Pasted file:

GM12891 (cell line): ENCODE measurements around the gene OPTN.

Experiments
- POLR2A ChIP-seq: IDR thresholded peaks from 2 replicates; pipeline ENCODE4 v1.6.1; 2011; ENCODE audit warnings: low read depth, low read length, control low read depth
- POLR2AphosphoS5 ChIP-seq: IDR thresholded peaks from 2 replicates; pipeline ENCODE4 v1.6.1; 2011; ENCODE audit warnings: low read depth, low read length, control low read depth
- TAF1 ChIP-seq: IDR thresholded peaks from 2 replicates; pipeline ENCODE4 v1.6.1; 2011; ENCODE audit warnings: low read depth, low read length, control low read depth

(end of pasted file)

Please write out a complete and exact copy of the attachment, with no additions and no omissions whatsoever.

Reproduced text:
GM12891 (cell line): ENCODE measurements around the gene OPTN.

Experiments
- POLR2A ChIP-seq: IDR thresholded peaks from 2 replicates; pipeline ENCODE4 v1.6.1; 2011; ENCODE audit warnings: low read depth, low read length, control low read depth
- POLR2AphosphoS5 ChIP-seq: IDR thresholded peaks from 2 replicates; pipeline ENCODE4 v1.6.1; 2011; ENCODE audit warnings: low read depth, low read length, control low read depth
- TAF1 ChIP-seq: IDR thresholded peaks from 2 replicates; pipeline ENCODE4 v1.6.1; 2011; ENCODE audit warnings: low read depth, low read length, control low read depth